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Friday, October 23, 2020  Spokane, Washington  Est. May 19, 1883
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Review: Modern Theater Coeur d’Alene’s ‘Sound of Music’ leaves one humming

Sandra Hosking Correspondent

“The Sound of Music” is a beloved musical with upbeat classics like “Do-Re-Mi” and “Sixteen Going on Seventeen.” The Modern Theater Coeur d’Alene delivers the classic with charm and vocal talent.

“The Sound of Music” follows irrepressible Maria, a nun-to-be who becomes a governess for seven children. Emily Cleveland, a solid vocalist who has always been an audience favorite, is energetic and embodies the playfulness of the character quite well. Her renditions of “I Have Confidence,” “Do-Re-Mi” and “My Favorite Things” are all great.

Cleveland has a nice rapport with the Von Trapp children, who also demonstrate much vocal talent: Liesl (Riley Setian), Friedrich (Nick Griep), Louisa (Katie Ann Schini), Kurt (Gregory Schaefer), Brigitta (Sophie Anderson), Marta (Quincy McFaul) and Gretl (Olivia McNeice). Setian’s portrayal of Liesl is sweet, and her singing voice is as smooth as silk.

J.R. Haynie (Georg von Trapp) also has a pleasant singing voice, and his skill is apparent. His characterization of Georg is most effective during the captain’s vulnerable moments.

The show’s highlights include “Praeludium,” the show’s opening song sequence, which features a chorus of nuns and lovely solo work by Caryssa Murphy as Sister Sophia. Teri Grubbs as Mother Abbess delivers on “Climb Ev’ry Mountain.” Chelsea Haynie, as Elsa Schraeder, and Dan Baumer, as Uncle Max, make a comedic duo.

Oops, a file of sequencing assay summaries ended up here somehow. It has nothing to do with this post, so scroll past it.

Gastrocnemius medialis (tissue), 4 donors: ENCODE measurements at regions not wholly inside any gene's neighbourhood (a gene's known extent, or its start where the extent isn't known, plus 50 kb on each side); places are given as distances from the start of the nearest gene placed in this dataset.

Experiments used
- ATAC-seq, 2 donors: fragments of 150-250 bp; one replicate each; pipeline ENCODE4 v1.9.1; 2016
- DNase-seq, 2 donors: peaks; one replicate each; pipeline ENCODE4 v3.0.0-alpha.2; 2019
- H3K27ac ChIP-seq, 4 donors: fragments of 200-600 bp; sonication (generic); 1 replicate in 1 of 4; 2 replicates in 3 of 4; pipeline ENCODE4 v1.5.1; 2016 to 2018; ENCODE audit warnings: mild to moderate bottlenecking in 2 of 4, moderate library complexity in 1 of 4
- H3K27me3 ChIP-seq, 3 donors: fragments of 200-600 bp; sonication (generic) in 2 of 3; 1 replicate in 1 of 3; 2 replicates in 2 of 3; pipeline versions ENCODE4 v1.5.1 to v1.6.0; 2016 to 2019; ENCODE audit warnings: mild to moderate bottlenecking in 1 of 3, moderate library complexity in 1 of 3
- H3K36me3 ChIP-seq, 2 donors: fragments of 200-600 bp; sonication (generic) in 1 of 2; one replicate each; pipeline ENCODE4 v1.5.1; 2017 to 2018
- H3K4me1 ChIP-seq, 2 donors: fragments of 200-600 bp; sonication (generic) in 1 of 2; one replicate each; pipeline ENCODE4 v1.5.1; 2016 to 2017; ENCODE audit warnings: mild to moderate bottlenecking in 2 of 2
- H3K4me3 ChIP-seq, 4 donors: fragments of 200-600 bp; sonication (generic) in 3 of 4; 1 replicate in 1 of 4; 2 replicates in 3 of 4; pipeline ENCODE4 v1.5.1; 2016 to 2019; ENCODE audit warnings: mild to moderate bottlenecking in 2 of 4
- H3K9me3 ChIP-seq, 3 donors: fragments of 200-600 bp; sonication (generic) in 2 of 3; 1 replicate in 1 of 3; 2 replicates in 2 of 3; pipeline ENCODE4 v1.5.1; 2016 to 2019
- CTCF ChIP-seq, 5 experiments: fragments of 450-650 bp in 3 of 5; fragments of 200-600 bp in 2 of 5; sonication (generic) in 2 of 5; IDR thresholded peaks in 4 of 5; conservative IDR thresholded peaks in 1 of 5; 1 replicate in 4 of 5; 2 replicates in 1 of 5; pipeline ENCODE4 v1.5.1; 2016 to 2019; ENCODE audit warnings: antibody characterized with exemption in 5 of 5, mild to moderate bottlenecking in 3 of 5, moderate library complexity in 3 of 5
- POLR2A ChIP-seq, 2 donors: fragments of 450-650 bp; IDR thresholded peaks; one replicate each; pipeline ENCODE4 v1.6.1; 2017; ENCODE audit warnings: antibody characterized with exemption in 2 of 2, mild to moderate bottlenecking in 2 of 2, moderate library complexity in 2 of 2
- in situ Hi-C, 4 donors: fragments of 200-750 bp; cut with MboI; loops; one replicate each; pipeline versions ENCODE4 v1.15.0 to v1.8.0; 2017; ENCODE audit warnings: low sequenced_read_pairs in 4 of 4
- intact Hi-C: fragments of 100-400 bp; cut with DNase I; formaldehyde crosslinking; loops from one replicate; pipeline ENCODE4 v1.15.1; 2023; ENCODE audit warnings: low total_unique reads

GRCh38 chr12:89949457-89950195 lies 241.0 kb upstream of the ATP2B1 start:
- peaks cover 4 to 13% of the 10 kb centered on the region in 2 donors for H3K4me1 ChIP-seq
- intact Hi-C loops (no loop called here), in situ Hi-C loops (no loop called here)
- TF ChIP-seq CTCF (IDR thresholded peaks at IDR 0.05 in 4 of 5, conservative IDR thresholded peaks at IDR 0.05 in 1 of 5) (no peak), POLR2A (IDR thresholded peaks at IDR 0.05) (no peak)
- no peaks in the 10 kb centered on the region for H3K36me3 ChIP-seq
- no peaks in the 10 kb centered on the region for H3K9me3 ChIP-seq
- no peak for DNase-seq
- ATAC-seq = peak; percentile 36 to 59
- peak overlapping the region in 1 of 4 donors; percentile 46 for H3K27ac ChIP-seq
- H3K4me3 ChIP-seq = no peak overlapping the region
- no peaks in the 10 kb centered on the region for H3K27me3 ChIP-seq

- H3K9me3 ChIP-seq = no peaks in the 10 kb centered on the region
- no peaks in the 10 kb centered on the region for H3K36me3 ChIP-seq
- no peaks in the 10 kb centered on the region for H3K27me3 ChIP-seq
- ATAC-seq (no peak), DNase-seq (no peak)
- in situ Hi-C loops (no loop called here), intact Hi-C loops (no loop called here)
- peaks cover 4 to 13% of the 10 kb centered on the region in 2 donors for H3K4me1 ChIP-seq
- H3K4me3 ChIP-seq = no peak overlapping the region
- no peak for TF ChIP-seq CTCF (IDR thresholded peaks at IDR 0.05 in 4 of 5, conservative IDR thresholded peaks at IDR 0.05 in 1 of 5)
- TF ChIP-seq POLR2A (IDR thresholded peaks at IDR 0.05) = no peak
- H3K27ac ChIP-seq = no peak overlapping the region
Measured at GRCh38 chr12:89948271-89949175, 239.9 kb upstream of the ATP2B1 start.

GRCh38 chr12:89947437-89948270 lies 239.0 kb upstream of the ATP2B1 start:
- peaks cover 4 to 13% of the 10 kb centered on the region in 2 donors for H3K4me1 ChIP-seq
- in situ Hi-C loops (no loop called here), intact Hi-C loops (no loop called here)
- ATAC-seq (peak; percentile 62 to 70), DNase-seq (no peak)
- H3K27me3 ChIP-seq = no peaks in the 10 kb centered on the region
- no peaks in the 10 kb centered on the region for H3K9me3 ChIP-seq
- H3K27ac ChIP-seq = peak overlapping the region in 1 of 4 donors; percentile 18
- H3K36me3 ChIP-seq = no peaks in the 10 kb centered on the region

The simple yet beautiful scenic design, costumes and puppets also are well done.

Director Andy Renfrew, music director Zachariah Baker and choreographer Brook Basset bring out the most charming and fun aspects of the story, as well as the beauty of the music. The characters could use a deeper connection between one another, especially between Maria and the captain during “Something Good” and Maria and the Mother Abbess during “Climb Ev’ry Mountain.”

“The Sound of Music,” with music by Richard Rodgers, lyrics by Oscar Hammerstein II and book by Howard Lindsay and Russel Crouse, is a classic that appeals to all ages, and the theater’s production will leave one humming.

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